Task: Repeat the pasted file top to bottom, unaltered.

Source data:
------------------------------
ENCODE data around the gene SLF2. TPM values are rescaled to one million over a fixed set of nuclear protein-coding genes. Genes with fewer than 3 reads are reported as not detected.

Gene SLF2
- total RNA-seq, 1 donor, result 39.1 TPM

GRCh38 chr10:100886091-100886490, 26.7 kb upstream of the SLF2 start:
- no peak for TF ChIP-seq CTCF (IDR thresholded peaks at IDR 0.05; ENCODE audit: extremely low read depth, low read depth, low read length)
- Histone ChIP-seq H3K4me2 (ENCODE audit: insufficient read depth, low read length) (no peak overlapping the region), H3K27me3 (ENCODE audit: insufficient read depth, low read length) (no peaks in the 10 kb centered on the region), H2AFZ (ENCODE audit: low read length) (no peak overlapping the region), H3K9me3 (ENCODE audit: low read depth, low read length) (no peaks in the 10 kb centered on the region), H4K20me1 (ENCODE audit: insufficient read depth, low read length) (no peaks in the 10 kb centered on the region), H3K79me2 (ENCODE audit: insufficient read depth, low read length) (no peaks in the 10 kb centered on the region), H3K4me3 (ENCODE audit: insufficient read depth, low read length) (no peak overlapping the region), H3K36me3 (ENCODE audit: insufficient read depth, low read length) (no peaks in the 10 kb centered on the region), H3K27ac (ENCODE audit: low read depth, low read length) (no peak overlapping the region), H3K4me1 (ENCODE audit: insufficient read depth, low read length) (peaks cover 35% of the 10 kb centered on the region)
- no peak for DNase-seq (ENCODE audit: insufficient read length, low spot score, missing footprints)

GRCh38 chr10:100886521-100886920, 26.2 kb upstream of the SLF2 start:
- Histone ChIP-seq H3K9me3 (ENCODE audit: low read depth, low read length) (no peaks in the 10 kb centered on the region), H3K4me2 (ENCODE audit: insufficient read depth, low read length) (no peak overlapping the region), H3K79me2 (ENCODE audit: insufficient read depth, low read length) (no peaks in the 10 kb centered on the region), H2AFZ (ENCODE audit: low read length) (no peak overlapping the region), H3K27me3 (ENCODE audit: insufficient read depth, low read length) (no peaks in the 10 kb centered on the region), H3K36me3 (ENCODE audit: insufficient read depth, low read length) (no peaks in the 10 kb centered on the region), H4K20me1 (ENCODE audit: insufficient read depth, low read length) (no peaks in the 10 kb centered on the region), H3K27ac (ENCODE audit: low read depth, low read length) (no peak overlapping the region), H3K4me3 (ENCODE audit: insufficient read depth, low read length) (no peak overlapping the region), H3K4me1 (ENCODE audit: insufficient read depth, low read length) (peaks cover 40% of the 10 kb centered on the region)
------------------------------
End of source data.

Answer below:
ENCODE data around the gene SLF2. TPM values are rescaled to one million over a fixed set of nuclear protein-coding genes. Genes with fewer than 3 reads are reported as not detected.

Gene SLF2
- total RNA-seq, 1 donor, result 39.1 TPM

GRCh38 chr10:100886091-100886490, 26.7 kb upstream of the SLF2 start:
- no peak for TF ChIP-seq CTCF (IDR thresholded peaks at IDR 0.05; ENCODE audit: extremely low read depth, low read depth, low read length)
- Histone ChIP-seq H3K4me2 (ENCODE audit: insufficient read depth, low read length) (no peak overlapping the region), H3K27me3 (ENCODE audit: insufficient read depth, low read length) (no peaks in the 10 kb centered on the region), H2AFZ (ENCODE audit: low read length) (no peak overlapping the region), H3K9me3 (ENCODE audit: low read depth, low read length) (no peaks in the 10 kb centered on the region), H4K20me1 (ENCODE audit: insufficient read depth, low read length) (no peaks in the 10 kb centered on the region), H3K79me2 (ENCODE audit: insufficient read depth, low read length) (no peaks in the 10 kb centered on the region), H3K4me3 (ENCODE audit: insufficient read depth, low read length) (no peak overlapping the region), H3K36me3 (ENCODE audit: insufficient read depth, low read length) (no peaks in the 10 kb centered on the region), H3K27ac (ENCODE audit: low read depth, low read length) (no peak overlapping the region), H3K4me1 (ENCODE audit: insufficient read depth, low read length) (peaks cover 35% of the 10 kb centered on the region)
- no peak for DNase-seq (ENCODE audit: insufficient read length, low spot score, missing footprints)

GRCh38 chr10:100886521-100886920, 26.2 kb upstream of the SLF2 start:
- Histone ChIP-seq H3K9me3 (ENCODE audit: low read depth, low read length) (no peaks in the 10 kb centered on the region), H3K4me2 (ENCODE audit: insufficient read depth, low read length) (no peak overlapping the region), H3K79me2 (ENCODE audit: insufficient read depth, low read length) (no peaks in the 10 kb centered on the region), H2AFZ (ENCODE audit: low read length) (no peak overlapping the region), H3K27me3 (ENCODE audit: insufficient read depth, low read length) (no peaks in the 10 kb centered on the region), H3K36me3 (ENCODE audit: insufficient read depth, low read length) (no peaks in the 10 kb centered on the region), H4K20me1 (ENCODE audit: insufficient read depth, low read length) (no peaks in the 10 kb centered on the region), H3K27ac (ENCODE audit: low read depth, low read length) (no peak overlapping the region), H3K4me3 (ENCODE audit: insufficient read depth, low read length) (no peak overlapping the region), H3K4me1 (ENCODE audit: insufficient read depth, low read length) (peaks cover 40% of the 10 kb centered on the region)